Failing that, Canadians will support Harper or grow tired of him. Liberals are the only game in town that can achieve a pan-Canadian win at the polls. As long as the NDP can’t — or won’t — get its act together, Liberals will remain the natural political alternative, particularly in the minds of English-speaking Canadians.

    We’re far from done and not dead yet. Pundits, you have much to learn and we will only be too happy to enlighten you.

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    Jon Evan says:

    Liberalism survives! It is personified by Mr. Harper and the PMO. Mr. Harper governs from the center where the LPC used to be. His stand on abortion, homosexual marriage, gov’t stimulus spending and party control are straight from the days of Mr. Chretien. There is no room left for any other party to occupy the center. So be glad! Liberalism survives but has evolved in these modern days. So live in the present and waste not time on nostalgia!

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      Kev says:

      Warren Kinsella can tell you about the many, many, MANY times Liberal backbenchers voted against government or fellow Liberal measures in the House of Commons.

      How much can that be said of the VoteBot2000 trained seals of the Harper Conservative caucus, the party that used to preach the gospel of Free Votes?

      Whatever other tactics Harper has borrowed from JC, caucus control is NOT one of them.

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        Jon Evan says:

        SH had a respect for how Chretien centralized control in his office, controlled his cabinet and managed his caucus with an iron fist which of course JC learned from his mentor PET. Now, SH has only refined and improved this Liberal Party model of gov’t and made it work for now but kid yourself not the Liberalism model lives and if angry Mulcair should rise to the throne his iron fist would take steep control of the levers of power to the extreme!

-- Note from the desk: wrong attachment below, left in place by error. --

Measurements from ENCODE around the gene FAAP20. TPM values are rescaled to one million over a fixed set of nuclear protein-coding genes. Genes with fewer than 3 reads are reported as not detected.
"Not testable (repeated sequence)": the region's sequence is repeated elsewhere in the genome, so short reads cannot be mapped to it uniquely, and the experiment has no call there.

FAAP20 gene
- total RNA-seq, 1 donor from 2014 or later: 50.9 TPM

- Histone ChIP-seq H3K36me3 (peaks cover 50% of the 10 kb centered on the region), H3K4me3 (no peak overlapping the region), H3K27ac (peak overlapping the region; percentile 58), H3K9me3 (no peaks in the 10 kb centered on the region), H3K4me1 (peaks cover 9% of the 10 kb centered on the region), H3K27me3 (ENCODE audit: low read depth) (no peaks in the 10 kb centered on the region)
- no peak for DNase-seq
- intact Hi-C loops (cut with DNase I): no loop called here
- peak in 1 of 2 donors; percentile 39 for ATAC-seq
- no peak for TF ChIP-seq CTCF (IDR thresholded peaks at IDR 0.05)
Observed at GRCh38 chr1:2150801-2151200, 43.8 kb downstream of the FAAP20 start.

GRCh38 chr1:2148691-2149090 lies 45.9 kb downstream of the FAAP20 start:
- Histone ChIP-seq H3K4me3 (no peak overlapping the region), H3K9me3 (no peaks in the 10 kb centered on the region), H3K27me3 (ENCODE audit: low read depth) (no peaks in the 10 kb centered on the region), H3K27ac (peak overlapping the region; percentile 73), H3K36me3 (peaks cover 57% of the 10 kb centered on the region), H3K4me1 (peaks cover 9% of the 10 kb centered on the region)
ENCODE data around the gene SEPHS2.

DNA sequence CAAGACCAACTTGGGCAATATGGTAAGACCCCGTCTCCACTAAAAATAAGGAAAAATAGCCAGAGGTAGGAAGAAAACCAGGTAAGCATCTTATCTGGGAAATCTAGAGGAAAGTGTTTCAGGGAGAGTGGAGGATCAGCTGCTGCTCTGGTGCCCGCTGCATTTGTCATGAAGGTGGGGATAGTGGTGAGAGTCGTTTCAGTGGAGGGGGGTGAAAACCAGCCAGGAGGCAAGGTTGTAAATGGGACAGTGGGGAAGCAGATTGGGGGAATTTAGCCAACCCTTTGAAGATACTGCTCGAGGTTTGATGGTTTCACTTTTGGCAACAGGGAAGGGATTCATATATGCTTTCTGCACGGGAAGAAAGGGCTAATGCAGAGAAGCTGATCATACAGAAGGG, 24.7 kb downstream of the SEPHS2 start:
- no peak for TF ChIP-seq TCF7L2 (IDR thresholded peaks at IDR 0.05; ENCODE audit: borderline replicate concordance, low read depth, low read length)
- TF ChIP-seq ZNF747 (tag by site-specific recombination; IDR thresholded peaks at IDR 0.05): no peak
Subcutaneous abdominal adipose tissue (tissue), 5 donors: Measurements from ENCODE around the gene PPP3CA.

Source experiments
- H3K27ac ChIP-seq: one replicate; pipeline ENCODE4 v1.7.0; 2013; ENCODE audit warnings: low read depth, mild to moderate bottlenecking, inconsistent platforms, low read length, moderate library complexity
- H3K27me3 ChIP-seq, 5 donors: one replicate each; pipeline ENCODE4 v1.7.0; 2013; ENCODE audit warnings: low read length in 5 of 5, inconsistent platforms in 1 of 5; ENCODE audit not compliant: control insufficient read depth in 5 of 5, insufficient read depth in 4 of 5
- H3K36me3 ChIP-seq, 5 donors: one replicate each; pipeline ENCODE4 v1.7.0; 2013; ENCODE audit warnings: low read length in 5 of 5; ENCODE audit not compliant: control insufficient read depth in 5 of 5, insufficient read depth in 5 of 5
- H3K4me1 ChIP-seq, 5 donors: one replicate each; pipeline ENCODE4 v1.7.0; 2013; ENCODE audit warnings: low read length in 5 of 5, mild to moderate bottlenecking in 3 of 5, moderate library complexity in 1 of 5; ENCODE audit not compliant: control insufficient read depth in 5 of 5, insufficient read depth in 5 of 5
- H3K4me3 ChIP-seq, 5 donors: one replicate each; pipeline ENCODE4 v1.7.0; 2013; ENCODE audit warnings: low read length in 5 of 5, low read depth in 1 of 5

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    Ronald O'Dowd says:

    Jon Evan,

    Correct me if I’m wrong but I was under the impression that this Prime Minister practically ate specially ordered Liberal breakfast cereal every day just so he could demonstrate each morning his desire to kill off the Liberal Party of Canada. Harper governs depending on the issue from the center right to further right — think environment and climate change re: the latter category. What this Prime Minister really is happens to be a flag of convenience pragmatist — who sees landmines ahead on social issues and short-term political benefits in adopting temporary stimulus during an economic downturn.

    Where I will agree with you is that Harper has successfully moved the center off to the slight right. Voters were comfortable with that and thus his government’s successive re-election.

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    Elisabeth Lindsay says:

    Prime Minister Harper learned at the feet of Prime Minister Chretien.

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      Tim Sullivan says:

      Hardly at his feet.

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        Elisabeth Lindsay says:

        OK Tim – Across the floor and even through phone calls together, I`ve read.